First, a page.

(SCENE CHANGE)

- The cast and crew reportedly consider this one to be the worst episode of TNG ever, and unequivocally racist. The script calls for the Ligonians to be reptilian, with a strong cultural resemblance to samurai, but the casting director made the decision to cast black actors. Combined with the fact that Ligonian culture is a hodgepodge of a lot of different (mostly/entirely non-Western) historic cultures intended to create a generally "alien" society, you can see how it comes across the wrong way. But at the same time, the episode does try to drive home that there's no historical Earth equivalent for Ligonian culture - the closest match, according to Data, is 13th-century China (though interestingly, they also have transporter tech to match the Federation's, and are apparently capable of producing a uniquely effective vaccine). I don't know what logic the casting director was working with, though. Should have gone with the lizard-samurai like the script said!

Overall, the first half does a good job in setting up a culture that's a bit more tricky than the usual stuff you get in Star Trek, and begins to construct a very engaging and threatening antagonist in Lutan. The second half is a massive waste of time which absolutely squanders all the work the first half did in setting up something that could have been interesting. Seriously, everything after the banquet is a total letdown. There's possibly some campy fun to be had in the deathmatch at the end, but it's honestly more boring than funny.

A single rewrite could have saved this one - just make the latter half of the episode focus on Yareena and her plan to turn the tables on Lutan, maybe have her cooperate with the Enterprise crew behind the scenes to make it happen (presumably while Picard stands in the corner stressing out over the Prime Directive). Also completely scrap the "Lutan is so hot that it's ok if he holds me captive" stuff, obviously. Explain earlier in the episode how Ligonian law offers Yareena some loopholes and avenues to flip the script and get ahead of Lutan, so that it doesn't just come out of nowhere at the end. Could have been decent, but as it stands, the episode is a mess.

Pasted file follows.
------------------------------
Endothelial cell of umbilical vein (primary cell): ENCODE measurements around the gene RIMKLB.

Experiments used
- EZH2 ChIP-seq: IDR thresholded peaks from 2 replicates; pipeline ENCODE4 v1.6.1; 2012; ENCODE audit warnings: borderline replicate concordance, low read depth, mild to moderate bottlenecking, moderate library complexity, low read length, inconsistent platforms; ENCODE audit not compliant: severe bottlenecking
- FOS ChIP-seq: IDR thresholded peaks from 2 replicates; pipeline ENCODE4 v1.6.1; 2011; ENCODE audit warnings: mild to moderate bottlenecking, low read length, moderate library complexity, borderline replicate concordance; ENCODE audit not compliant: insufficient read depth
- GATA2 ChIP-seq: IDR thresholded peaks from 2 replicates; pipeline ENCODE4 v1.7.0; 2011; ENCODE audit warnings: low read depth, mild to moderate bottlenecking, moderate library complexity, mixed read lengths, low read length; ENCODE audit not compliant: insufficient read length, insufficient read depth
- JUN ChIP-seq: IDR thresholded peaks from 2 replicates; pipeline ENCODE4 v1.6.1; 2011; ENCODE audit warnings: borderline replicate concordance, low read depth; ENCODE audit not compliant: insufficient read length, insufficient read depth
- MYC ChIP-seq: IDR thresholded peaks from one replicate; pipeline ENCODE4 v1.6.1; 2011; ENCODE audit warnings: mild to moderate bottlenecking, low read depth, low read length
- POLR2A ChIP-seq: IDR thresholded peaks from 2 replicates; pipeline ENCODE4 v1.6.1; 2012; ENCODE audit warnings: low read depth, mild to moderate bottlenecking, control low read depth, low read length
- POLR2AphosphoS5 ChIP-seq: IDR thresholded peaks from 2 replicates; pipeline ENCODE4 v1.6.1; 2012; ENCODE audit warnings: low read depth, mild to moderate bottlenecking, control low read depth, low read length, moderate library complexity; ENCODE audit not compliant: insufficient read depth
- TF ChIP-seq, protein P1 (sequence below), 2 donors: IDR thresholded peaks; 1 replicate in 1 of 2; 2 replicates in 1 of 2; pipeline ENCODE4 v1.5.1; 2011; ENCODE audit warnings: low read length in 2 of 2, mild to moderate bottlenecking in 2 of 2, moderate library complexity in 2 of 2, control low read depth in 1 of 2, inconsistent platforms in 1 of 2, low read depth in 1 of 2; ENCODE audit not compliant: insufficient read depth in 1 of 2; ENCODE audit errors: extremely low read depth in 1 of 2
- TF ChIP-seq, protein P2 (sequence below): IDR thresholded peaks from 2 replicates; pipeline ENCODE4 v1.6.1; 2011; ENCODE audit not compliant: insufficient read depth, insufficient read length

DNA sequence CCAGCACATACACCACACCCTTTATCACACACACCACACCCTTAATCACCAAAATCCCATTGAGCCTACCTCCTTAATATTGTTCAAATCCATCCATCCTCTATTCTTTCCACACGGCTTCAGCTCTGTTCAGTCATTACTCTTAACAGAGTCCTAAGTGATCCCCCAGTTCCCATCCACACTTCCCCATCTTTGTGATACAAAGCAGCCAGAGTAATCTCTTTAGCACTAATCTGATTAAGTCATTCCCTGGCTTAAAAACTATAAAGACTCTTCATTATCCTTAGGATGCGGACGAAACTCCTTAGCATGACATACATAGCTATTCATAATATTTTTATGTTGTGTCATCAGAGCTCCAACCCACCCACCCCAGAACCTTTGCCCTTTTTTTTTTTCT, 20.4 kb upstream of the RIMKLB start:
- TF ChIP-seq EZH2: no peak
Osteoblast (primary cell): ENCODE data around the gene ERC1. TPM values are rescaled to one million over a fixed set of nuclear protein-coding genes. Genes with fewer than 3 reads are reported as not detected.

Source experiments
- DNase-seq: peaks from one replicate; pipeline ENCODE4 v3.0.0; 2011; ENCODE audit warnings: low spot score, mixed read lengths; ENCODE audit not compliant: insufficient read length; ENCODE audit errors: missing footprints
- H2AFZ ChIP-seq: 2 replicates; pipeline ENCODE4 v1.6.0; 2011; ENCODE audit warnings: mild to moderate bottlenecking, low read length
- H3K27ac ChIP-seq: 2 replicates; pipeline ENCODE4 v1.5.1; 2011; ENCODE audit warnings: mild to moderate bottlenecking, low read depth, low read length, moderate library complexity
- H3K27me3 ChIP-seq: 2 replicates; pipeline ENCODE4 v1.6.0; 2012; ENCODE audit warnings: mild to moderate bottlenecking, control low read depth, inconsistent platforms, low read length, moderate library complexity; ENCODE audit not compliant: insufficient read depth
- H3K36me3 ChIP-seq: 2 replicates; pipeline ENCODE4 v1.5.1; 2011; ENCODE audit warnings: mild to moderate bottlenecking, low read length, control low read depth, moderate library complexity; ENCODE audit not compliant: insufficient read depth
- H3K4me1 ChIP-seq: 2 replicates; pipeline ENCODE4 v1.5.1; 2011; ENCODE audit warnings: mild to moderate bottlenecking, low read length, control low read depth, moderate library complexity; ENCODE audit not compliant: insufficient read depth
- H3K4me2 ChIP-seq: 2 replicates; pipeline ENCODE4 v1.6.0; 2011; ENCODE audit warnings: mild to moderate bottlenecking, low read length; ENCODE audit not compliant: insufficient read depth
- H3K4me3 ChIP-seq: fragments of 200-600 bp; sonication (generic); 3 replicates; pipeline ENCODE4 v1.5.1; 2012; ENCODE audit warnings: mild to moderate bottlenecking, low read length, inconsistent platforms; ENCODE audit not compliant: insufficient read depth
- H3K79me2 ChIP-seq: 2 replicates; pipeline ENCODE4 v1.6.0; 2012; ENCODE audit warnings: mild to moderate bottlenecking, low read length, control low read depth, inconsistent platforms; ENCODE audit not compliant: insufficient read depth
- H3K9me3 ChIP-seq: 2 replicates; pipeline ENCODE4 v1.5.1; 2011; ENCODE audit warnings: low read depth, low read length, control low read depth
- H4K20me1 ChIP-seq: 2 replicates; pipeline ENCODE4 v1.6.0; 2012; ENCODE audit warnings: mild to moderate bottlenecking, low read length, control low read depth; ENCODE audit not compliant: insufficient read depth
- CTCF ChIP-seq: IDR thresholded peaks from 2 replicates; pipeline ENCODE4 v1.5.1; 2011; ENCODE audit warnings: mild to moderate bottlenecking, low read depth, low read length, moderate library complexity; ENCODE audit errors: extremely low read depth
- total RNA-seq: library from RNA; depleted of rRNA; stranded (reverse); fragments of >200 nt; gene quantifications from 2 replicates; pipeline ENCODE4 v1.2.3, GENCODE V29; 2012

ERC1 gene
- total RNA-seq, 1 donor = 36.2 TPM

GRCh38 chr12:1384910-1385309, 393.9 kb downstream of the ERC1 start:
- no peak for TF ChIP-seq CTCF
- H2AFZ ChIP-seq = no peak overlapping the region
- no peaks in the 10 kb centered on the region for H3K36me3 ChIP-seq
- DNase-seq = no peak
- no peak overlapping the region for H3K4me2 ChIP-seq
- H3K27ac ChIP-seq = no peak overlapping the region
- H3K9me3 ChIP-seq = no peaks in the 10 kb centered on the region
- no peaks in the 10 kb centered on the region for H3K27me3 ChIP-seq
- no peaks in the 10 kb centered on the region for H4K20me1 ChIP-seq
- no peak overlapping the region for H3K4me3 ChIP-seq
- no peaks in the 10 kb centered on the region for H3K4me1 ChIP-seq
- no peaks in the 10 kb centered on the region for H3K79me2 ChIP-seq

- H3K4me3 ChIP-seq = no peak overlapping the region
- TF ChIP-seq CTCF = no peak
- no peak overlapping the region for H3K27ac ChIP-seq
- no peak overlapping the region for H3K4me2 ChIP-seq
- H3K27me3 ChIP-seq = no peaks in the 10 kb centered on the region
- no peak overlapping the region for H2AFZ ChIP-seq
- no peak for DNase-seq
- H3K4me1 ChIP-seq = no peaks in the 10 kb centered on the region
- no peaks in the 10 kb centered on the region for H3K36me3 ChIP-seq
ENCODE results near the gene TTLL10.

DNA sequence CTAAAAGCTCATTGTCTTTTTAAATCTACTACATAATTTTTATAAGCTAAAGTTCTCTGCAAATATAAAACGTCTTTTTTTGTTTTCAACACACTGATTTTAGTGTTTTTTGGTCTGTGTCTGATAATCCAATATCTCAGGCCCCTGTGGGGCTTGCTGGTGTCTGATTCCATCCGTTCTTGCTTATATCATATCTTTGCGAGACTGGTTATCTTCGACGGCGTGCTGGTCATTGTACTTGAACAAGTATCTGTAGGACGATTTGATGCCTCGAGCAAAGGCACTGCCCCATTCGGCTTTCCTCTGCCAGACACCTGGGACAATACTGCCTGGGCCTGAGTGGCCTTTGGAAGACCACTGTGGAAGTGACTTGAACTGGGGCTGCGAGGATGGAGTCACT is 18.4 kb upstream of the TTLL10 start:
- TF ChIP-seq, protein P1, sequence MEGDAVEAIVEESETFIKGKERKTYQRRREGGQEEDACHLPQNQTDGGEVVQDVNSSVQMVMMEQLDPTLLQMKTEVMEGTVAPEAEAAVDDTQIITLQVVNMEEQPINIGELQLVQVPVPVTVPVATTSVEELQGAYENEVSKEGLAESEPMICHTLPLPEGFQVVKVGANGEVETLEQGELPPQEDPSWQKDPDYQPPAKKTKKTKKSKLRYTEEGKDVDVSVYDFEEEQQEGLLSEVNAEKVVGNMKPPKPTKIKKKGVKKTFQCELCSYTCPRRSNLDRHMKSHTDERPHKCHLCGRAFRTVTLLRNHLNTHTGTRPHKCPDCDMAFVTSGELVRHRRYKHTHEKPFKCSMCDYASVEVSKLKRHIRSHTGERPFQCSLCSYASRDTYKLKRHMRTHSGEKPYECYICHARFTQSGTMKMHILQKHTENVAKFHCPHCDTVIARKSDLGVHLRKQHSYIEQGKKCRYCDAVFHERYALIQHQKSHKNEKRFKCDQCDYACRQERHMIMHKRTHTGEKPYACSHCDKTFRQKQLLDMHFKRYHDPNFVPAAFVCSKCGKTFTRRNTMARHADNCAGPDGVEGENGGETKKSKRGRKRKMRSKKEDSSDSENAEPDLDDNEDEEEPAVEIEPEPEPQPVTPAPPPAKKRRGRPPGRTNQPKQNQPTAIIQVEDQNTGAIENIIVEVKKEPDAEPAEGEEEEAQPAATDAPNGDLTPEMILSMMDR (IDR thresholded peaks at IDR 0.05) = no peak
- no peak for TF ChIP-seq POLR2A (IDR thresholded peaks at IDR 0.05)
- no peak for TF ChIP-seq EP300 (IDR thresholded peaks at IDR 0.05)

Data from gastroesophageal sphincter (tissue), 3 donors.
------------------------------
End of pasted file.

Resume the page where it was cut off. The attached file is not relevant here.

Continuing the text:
3/10 for a good first half.



(EDIT: I put 4/10 initially, but 3/10 is more accurate considering how systematically the episode shits itself in the latter half.)

bgmnts

Quote from: Zetetic on May 13, 2021, 11:55:31 PM
People in the Federation have personal property but not private capital.

That is fair and was my original thoughts but you'd assume in the utopian federation that all the historical artifacts would be in a museum and not a private collection.

And of course him owning a huge vineyard seems closer to private property than personal property.

Anyway season 1 of TNG is ropey as fuck.

JamesTC

I give Code of Honor 10 Jim Davidsons out of 10.

daf

"Code of Honor"



Lutan Death-sport ~ Ooh-wee-ooh ~ Lutan Death-sport

- - - - - - - - - - - - - - - - - - - - - - - - -
Highlights :
• Africa in Spaaaaaaaaaaace!
• Exotic chopstick applause
• Gold Hedgehog Fight
- - - - - - - - - - - - - - - - - - - - - - - - -
Other Bits :
• Wesley's baggy jumpers
• French is extinct now?
• Data's Kidleys
- - - - - - - - - - - - - - - - - - - - - - - - -

Score :

mothman


Lemming

S01E04 - The Last Outpost